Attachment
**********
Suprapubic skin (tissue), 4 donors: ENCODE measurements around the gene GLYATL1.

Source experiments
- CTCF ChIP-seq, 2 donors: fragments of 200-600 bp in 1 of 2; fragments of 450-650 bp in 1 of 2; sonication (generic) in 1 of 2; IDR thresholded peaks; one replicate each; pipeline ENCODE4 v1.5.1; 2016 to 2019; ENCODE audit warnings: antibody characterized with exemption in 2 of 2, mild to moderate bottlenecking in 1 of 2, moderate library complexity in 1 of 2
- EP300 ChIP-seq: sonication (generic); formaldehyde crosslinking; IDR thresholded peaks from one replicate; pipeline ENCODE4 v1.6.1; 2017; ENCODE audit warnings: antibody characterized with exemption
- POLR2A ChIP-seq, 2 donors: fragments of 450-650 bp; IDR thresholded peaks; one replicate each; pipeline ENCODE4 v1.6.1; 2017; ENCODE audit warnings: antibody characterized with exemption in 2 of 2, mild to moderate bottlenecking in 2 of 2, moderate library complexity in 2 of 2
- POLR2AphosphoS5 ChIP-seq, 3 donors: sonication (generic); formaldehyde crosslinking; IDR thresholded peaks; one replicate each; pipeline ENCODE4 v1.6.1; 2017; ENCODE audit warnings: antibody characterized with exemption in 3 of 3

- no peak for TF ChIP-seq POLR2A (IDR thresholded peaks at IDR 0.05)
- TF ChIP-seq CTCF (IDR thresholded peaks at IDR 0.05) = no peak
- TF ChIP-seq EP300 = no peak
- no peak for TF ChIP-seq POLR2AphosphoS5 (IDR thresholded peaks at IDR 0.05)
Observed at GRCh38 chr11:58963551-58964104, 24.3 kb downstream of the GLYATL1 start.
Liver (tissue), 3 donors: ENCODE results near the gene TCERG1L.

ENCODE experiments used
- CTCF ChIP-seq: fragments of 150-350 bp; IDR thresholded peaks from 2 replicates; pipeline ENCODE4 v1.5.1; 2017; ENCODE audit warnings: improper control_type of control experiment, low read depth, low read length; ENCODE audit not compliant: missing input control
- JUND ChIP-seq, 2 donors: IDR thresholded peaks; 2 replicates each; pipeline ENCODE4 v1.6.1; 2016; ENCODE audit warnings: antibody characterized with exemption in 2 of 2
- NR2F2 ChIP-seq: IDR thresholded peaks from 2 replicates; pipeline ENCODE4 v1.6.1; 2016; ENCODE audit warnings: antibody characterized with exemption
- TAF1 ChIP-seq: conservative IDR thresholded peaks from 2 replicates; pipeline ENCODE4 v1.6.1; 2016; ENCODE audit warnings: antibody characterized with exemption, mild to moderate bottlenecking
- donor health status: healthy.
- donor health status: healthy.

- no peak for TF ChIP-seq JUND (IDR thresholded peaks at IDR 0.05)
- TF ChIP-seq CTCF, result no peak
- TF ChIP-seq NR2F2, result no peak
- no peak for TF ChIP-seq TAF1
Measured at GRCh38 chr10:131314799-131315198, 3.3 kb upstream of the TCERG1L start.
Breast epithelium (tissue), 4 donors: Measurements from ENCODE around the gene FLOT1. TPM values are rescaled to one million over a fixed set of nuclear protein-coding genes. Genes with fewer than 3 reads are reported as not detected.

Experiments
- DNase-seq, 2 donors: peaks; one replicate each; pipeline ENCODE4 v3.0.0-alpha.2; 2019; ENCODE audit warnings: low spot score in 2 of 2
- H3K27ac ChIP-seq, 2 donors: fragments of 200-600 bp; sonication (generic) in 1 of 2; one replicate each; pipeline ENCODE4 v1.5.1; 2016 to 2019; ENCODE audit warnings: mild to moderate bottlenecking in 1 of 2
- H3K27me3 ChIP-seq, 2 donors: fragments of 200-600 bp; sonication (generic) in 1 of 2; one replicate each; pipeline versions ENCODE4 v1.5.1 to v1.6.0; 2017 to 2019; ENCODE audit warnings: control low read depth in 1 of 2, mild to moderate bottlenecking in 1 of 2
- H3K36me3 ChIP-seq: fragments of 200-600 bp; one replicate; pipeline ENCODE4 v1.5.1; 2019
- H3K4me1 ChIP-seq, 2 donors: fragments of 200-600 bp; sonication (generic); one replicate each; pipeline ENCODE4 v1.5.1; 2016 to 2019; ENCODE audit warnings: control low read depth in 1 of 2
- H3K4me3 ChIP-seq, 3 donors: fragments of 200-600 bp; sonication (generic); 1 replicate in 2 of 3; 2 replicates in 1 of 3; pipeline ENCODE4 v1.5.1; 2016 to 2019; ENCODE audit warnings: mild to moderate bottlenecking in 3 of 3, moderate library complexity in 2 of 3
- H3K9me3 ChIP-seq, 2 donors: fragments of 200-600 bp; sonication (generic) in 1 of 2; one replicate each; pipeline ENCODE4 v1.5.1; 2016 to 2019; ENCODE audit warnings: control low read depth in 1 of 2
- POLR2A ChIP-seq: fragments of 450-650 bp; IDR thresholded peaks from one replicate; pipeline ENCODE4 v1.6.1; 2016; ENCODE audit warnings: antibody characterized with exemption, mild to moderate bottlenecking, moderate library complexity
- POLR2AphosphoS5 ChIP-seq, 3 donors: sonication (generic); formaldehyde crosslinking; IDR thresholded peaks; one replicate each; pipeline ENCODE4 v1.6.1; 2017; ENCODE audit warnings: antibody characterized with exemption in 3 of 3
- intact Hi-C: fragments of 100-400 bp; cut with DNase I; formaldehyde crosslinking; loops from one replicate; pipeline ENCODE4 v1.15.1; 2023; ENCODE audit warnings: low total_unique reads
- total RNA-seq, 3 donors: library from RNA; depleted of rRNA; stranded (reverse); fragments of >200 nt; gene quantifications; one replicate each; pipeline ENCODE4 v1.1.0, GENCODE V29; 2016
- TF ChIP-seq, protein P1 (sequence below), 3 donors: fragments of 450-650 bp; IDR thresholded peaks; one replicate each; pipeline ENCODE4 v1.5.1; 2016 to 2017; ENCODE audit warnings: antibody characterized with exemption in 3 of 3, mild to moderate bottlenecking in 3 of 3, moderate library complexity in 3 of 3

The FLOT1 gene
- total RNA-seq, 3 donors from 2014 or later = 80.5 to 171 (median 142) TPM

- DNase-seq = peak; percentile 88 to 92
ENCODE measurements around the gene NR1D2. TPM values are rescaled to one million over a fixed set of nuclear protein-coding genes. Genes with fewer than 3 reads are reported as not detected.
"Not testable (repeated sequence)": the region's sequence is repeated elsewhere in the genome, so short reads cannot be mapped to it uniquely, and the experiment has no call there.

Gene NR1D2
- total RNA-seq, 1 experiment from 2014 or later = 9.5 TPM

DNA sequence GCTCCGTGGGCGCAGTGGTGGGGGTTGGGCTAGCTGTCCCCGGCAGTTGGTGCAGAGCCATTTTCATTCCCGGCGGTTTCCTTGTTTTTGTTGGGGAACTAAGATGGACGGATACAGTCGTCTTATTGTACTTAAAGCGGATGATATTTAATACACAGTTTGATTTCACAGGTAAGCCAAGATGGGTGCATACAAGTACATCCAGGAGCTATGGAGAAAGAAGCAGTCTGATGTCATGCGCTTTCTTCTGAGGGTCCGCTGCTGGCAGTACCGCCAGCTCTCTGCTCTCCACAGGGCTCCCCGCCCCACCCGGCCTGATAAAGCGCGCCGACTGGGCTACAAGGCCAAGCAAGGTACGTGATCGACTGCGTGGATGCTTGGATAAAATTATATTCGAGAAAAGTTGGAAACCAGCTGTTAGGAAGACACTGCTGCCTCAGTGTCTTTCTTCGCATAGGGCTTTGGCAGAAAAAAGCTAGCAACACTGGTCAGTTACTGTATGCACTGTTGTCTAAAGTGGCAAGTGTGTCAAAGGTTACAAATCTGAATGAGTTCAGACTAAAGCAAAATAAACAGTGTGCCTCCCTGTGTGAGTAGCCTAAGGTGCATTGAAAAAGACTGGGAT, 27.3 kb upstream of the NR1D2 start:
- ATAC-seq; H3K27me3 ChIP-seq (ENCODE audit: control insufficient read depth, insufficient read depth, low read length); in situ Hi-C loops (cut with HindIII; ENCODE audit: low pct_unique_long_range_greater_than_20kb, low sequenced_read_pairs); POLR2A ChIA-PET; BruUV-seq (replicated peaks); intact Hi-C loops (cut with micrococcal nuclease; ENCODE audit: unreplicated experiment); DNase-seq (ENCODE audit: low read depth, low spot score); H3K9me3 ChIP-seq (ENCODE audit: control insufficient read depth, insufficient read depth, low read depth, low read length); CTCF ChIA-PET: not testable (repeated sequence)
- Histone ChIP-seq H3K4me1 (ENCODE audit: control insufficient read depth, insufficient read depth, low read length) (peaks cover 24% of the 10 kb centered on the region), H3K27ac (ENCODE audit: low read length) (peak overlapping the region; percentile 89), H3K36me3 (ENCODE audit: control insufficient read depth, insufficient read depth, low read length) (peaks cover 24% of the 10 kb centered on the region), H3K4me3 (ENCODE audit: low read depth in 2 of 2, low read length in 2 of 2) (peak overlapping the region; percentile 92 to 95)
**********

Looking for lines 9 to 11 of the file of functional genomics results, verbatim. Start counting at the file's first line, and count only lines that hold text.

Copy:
- TF ChIP-seq EP300 = no peak
- no peak for TF ChIP-seq POLR2AphosphoS5 (IDR thresholded peaks at IDR 0.05)
Observed at GRCh38 chr11:58963551-58964104, 24.3 kb downstream of the GLYATL1 start.